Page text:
September 14, 2009

The 1944 Emerald Mine Fire At Chartiers

It was a spark from a grounded trolley wire that started the Emerald Mine fire soon after seven pm on the evening of June 7, 1944. It fell into a load of hay, fodder for the horses that pulled the pitwagons. There was an attempt to push the burning car into a worked out section but the fire got out of hand and started burning the haulageway. The volunteer fire departments of East Bethlehem and Jefferson arrived as men women and children swarmed down the hill from the patch to see about husbands and fathers. East Beth Fire Chief Albie Tinelli sent four volunteers down the 400 foot shaft with hose but they had to return, the bottom was a raging inferno. Of the 157 men on the night shift all but 6 came out within a few hours, most of them by way of the Lippencott air shaft three miles away. Rescue crews from Tower Hill and Clyde went repeatedly into the mine but the flames drove them back. At the main shaft the women of Chartiers organized a canteen and were passing out coffee to the men as they worked.Mine rescue team of the 1940's
All the local mine officials were on hand, Thomas Lamb, superintendent of the Chartiers pit of Emerald, William G. Stevenson, general manager of the Hillman Coke Company, T.P. Latta, superintendent of Crucibile Steel's Monongahela River Mine, George O'Brian, superintendent of the mines at Allison and Tower Hill, Richard Maize, state secretary of mines, district inspectors from Waynesburg, Uniontown and Monongahela City, the Federal Inspector, U.S.Bureau of Mines engineers , William ( Billy ) Hynes, president of District 4 of the United Mine Workers, UMWA International board member Jock Yablonski and other union officials.

Emerald Mine Tipple at Chartiers 1930, looking north, MRy photo

Emerald is a gassy mine and as the flames spread the work became increasingly dangerous. After eighteen hours the state inspectors ordered the sealing of the mine to avoid further loss. If the fire remained unchecked it could start to burn into adjoining mines. Earlier when the Pike Run mine fire got out of control it burned for ten years. The old Coal Hill Mine on the southside of Pittsburgh caught fire in 1765, before they learned about sealing mines, and was still burning in 1820, looking "like the mouth of a volcano".
There was no hope to get the six men and thirty two horses who remained in the pit. Of the missing miners, three were unmarried, one was the father of five children. Another victim, Steve Barnish, a fifty-five year old machine operator, left nine children. Barnish had a home in Chartiers Village on the hill above the mine. Sixteen days after the mine fire a tornado came through, destroying many of the neat white colonial cottages of the patch. Among the dead were Steve Barnish's wife and one of his daughters.
It took twelve hours to seal the slopes and headings. They put in concrete blocks, covered them with a brattice and then plastered over the top. The mine remained sealed all summer and fall. When the mine was sealed, the adjacent Clyde Mines workings were shut down. For a while over 1900 men were idled in the Ten Mile Creek Valley, 640 from Emerald and the rest from the Clydes. By late December it seemed that the fire was out. It was risky to open a sealed mine because even if the fire is out the heat will have cooked a high concentration of firedamp out of the strata and nearly all oxygen would have been consumed. Of four Pa. explosions caused by mine fires, three were from sealed fires opened too soon.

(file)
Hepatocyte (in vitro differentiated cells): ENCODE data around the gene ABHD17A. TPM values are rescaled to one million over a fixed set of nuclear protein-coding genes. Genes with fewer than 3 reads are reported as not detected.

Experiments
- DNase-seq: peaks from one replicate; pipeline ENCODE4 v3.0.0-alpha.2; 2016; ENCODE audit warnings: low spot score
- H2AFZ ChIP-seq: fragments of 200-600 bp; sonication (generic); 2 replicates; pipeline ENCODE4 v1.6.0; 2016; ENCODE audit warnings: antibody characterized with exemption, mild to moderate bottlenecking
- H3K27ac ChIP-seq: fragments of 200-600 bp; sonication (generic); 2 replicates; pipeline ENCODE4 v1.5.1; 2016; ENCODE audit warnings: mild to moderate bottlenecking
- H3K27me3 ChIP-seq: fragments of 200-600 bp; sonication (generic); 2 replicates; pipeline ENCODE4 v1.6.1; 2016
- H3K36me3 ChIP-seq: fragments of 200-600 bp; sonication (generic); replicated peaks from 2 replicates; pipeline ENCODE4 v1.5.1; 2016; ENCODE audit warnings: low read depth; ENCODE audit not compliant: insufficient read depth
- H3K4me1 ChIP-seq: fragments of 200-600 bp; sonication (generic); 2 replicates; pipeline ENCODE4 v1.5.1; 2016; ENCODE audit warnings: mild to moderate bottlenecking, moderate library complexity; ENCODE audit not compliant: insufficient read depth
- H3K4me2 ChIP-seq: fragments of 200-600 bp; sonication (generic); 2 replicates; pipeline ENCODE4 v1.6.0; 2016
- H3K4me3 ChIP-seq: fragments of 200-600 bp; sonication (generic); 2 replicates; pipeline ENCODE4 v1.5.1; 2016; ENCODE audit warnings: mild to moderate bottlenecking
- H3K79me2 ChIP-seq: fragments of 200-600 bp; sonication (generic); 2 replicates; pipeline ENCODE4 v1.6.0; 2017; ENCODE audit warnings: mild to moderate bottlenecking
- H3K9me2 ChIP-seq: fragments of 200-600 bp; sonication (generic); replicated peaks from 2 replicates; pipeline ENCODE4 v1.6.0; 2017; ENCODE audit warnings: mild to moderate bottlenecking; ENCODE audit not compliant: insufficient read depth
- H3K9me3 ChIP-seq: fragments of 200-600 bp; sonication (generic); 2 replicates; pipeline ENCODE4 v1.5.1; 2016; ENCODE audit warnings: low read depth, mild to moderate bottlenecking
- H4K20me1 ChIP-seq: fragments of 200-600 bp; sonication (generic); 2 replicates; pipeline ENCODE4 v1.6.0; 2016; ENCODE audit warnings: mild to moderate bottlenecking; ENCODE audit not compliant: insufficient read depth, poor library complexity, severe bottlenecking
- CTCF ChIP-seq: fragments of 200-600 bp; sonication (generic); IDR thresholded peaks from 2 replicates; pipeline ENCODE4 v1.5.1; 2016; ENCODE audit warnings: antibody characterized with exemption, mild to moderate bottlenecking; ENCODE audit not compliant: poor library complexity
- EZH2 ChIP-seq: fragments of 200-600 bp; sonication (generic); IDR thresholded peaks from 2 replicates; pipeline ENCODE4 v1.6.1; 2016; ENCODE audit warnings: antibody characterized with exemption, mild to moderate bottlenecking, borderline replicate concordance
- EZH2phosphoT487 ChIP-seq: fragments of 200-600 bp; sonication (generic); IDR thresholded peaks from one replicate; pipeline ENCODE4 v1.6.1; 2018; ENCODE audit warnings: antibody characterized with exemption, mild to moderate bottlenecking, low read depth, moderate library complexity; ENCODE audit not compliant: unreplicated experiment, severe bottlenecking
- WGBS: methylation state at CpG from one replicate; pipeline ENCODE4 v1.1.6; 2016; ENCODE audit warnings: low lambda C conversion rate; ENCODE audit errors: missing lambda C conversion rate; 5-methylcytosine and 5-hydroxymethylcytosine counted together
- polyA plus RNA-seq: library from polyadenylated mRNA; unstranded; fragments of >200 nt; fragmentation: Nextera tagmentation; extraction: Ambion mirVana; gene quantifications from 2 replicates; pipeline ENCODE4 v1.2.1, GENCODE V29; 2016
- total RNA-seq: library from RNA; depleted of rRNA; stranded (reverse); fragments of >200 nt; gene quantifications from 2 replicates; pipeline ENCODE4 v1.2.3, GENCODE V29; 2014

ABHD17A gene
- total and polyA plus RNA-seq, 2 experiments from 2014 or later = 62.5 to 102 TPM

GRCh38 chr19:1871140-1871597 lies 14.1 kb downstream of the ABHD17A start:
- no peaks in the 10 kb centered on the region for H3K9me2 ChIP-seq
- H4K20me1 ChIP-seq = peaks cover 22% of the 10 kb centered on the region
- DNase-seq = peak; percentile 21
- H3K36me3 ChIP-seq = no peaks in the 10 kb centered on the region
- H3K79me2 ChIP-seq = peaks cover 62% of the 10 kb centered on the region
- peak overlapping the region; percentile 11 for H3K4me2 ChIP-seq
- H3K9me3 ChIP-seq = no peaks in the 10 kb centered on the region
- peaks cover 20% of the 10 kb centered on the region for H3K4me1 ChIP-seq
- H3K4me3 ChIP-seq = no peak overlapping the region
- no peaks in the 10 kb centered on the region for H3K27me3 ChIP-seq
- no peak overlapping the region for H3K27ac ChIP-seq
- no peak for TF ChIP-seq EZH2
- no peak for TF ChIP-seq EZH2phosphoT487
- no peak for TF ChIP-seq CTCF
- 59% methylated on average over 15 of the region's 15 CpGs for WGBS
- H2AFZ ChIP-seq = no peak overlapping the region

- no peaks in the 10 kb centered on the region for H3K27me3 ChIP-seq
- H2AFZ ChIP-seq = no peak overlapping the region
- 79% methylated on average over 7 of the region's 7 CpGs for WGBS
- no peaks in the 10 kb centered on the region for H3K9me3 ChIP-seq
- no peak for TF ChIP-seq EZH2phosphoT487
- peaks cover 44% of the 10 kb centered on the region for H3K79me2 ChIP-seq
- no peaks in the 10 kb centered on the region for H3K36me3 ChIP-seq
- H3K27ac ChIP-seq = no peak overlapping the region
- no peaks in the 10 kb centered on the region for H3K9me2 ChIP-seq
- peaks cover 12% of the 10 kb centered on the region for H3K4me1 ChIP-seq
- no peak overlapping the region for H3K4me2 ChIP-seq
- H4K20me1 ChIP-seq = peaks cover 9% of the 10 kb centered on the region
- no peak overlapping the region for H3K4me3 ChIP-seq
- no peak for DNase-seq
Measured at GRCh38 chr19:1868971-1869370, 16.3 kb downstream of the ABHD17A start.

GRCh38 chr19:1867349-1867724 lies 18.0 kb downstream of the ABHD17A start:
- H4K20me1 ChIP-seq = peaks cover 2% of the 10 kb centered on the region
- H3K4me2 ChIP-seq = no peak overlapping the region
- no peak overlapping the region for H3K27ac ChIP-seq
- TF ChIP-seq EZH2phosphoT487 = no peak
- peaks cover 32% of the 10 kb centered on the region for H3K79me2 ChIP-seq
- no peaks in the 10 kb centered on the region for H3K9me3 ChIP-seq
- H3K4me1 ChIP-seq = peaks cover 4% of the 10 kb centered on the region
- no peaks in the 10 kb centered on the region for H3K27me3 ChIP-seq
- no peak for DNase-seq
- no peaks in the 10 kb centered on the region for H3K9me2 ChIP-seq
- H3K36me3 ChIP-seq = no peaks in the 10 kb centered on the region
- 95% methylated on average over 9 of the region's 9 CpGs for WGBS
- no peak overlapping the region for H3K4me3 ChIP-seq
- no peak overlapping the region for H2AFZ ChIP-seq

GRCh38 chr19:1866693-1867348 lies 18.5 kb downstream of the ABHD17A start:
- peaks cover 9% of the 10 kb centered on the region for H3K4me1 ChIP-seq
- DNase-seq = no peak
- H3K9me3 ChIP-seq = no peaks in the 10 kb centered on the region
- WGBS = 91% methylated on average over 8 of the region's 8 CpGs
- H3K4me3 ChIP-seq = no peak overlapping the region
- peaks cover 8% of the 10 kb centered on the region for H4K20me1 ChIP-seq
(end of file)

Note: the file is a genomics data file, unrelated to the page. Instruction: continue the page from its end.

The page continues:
When the inspectors got inside the mine, they found bodies identifiable only by lamp and check tag numbers. They were 2000 feet from the shaft and would have had time to escape through side routes but for some reason did not.
The clean up took several months and after almost a year after the fire, the Emerald mine was back in operation.

Blasting cap token, Emerald Coal and Coke Co., my collection

Tin sign courtesy unknown donor

Emerald's river tipple above the mouth of Ten Mile, on the present river bike trail. MRy photo

Emerald was originally called the Edward Mine and first opened in 1921. It was accessed by three mine shafts, two slope entries, and a bore hole 36 inches in diameter. The Chartiers Slope, Chartiers Fan Shaft, Chartiers Hoisting Shaft, The River Slope, and air vent, and the Lippincott Shaft. Coal was moved to the river tipple and also loaded onto railroad cars at Chartiers. When the 1944 tornado destroyed much of the original patch housing on Chartiers Hill Emerald Coal and Coke built the Burson patch. The Braden patch was another section of company-built housing for employees of the Emerald Mine, and is probably the last coal patch to be constructed in Pennsylvania. It was at that time a Hillman owned mine.
Renamed Gateway in 1963 by a subsidiary of the companies that used its output, this Morgan Township mine closed in 1989.

This Emerald Mine is not to be confused with the currently active Emerald Mine originally operated by RAG-Emerald and opened in 1977 in Franklin Township, Waynesburg Pa. It was first owned by Youngstown Sheet & Tube Co. and has had several owners since.

Much of this is taken from the book Cloud By Day by Muriel Earley Sheppard.

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